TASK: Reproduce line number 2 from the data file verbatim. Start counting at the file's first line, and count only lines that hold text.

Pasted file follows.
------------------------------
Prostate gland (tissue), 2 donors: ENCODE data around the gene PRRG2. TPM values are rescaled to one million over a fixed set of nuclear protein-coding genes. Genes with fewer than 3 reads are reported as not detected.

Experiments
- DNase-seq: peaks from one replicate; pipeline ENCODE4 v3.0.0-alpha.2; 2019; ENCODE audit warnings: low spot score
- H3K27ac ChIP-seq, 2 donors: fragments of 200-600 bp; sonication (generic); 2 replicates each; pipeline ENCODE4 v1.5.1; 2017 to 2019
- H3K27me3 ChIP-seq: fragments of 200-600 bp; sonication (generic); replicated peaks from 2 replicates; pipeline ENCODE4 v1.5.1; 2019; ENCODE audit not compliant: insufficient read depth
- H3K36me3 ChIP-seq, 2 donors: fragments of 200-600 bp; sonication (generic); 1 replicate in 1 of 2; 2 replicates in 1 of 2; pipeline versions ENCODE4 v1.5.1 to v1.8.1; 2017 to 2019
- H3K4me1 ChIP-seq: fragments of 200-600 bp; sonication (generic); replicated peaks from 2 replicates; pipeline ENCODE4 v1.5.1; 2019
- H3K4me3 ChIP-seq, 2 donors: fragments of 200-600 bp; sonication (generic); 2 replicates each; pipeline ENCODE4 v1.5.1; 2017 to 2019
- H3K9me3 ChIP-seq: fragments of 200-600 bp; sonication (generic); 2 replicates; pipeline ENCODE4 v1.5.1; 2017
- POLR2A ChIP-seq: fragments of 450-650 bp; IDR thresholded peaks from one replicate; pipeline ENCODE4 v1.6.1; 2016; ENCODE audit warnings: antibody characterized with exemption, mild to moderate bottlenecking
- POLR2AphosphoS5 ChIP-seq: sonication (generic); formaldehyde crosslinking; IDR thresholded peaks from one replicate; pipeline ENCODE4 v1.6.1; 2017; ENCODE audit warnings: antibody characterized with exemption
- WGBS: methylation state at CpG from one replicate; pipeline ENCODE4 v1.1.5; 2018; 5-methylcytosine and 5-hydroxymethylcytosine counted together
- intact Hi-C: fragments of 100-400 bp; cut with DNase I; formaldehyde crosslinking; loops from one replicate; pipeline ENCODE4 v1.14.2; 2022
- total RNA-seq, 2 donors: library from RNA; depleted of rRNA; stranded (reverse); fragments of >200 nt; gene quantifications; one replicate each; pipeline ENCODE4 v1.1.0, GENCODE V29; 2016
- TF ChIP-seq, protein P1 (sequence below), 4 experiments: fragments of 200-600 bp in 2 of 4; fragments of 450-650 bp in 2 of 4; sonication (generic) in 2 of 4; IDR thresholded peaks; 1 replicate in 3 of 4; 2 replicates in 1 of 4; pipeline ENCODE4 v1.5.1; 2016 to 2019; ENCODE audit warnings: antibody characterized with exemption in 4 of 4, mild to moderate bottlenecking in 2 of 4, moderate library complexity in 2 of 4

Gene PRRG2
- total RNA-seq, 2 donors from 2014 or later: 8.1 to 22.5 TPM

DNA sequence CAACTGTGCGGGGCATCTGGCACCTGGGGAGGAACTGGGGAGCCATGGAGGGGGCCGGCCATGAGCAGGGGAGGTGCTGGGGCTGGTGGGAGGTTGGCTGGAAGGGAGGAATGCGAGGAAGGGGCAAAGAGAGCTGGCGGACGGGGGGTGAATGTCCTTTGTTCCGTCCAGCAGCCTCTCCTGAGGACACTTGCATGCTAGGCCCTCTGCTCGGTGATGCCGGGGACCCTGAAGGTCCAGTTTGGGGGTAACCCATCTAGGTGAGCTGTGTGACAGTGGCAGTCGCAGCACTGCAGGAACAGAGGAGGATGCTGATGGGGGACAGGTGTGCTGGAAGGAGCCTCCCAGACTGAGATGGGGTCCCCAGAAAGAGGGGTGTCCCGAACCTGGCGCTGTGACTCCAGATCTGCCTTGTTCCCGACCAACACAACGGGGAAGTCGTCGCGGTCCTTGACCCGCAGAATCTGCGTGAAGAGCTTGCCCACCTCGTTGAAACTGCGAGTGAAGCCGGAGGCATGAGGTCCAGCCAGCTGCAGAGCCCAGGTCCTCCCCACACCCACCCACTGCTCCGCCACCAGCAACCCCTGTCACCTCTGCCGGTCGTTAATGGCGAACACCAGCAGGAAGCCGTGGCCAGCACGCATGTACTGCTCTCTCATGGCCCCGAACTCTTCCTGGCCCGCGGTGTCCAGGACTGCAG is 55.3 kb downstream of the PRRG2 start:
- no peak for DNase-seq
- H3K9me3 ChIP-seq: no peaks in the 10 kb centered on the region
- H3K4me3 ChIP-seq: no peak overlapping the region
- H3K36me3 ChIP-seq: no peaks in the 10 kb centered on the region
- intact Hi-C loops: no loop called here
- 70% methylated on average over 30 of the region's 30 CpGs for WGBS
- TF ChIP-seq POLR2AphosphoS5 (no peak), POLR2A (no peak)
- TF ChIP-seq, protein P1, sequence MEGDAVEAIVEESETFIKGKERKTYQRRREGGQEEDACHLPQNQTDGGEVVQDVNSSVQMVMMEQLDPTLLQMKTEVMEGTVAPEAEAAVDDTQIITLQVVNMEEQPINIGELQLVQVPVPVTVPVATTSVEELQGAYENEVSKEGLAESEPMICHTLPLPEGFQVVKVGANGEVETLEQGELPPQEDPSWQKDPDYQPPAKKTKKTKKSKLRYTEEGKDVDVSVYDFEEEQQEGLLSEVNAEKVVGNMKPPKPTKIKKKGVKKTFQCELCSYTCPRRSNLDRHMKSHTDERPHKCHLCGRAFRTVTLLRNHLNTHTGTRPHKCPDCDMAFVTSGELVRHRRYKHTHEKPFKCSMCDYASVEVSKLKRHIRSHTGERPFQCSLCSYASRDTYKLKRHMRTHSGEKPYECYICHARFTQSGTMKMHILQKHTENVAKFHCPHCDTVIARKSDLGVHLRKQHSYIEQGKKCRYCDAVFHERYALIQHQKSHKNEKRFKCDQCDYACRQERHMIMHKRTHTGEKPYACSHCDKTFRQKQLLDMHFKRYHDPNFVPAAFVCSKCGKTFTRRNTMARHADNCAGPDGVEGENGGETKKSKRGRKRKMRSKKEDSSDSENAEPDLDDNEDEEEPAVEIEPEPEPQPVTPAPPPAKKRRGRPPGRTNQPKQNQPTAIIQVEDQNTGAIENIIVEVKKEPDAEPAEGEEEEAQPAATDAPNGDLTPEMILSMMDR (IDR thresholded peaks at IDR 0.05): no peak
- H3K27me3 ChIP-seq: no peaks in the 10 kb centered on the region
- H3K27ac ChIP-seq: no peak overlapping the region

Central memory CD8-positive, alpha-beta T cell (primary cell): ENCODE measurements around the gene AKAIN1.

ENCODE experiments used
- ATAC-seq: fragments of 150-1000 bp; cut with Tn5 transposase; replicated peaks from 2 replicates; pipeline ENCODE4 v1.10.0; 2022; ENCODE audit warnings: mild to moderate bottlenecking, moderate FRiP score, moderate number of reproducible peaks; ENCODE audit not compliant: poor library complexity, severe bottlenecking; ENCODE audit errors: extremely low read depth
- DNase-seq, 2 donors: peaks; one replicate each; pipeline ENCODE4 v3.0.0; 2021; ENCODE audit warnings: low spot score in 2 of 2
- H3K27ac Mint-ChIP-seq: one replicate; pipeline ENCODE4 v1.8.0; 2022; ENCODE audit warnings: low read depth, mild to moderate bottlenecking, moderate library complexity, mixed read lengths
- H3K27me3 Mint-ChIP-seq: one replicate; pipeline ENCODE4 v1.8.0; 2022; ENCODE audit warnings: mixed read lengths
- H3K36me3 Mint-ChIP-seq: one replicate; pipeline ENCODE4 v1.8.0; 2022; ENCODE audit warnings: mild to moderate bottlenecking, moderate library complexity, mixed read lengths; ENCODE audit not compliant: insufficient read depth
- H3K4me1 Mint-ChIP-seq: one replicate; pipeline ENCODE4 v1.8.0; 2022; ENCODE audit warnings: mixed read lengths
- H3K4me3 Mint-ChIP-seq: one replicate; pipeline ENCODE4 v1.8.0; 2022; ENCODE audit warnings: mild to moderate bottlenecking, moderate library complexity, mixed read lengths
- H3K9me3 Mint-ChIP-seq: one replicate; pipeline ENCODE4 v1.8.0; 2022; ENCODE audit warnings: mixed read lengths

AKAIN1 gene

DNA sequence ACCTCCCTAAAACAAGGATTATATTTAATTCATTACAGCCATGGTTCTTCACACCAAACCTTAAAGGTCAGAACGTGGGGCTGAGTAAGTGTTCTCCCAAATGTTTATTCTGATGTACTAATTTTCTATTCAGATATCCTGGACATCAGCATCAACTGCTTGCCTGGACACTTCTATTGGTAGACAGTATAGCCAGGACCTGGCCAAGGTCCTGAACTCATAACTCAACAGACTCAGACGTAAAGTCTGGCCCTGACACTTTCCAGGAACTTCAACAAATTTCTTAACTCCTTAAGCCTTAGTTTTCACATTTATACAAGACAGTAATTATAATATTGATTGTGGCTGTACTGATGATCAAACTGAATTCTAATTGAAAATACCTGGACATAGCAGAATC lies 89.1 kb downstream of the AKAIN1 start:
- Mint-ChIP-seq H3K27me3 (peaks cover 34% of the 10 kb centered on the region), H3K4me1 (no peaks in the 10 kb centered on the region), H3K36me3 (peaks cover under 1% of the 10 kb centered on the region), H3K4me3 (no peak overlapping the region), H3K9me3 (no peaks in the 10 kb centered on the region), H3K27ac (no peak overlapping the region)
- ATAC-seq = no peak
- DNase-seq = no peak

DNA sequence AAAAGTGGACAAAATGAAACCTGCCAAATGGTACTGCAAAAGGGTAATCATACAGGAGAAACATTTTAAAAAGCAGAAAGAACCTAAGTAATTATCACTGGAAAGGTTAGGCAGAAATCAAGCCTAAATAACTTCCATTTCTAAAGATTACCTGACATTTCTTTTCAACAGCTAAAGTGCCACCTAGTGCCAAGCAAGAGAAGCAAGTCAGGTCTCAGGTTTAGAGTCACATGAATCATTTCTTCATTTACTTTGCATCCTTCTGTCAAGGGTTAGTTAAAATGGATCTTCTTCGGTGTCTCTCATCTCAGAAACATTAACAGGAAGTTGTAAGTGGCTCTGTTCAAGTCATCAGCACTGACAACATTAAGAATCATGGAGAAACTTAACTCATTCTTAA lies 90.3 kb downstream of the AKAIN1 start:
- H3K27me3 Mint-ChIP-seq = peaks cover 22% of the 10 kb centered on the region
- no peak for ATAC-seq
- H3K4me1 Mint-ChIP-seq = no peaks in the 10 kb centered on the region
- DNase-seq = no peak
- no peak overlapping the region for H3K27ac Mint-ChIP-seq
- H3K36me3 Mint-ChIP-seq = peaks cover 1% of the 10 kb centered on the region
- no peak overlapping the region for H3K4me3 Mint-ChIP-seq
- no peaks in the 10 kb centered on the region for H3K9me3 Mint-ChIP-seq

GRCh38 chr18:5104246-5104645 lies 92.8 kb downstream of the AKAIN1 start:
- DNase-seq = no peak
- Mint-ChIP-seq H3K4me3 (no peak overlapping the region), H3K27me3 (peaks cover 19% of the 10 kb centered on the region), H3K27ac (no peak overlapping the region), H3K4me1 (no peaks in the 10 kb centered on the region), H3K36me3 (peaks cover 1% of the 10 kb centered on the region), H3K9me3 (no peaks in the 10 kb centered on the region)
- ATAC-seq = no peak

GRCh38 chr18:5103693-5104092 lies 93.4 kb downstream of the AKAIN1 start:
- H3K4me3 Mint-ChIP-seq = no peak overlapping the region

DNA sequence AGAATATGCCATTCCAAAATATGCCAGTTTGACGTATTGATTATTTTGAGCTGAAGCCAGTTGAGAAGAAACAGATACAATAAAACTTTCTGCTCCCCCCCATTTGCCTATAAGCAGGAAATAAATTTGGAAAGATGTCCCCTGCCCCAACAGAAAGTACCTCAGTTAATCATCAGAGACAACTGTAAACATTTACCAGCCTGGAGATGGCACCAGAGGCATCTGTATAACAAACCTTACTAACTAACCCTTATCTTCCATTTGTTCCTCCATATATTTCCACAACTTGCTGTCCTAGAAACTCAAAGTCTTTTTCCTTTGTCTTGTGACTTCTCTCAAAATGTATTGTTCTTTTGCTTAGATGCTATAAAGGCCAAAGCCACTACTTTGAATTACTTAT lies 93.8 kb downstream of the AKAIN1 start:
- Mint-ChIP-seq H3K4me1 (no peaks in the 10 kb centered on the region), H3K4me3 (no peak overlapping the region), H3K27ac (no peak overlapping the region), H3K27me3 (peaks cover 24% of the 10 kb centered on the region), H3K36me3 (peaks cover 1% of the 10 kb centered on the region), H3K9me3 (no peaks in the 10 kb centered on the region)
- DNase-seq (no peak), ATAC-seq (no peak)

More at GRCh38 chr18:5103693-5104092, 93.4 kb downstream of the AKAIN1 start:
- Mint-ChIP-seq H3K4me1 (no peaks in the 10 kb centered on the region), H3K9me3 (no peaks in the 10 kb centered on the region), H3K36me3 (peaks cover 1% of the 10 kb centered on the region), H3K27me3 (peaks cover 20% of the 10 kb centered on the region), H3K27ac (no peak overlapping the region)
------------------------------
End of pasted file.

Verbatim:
Experiments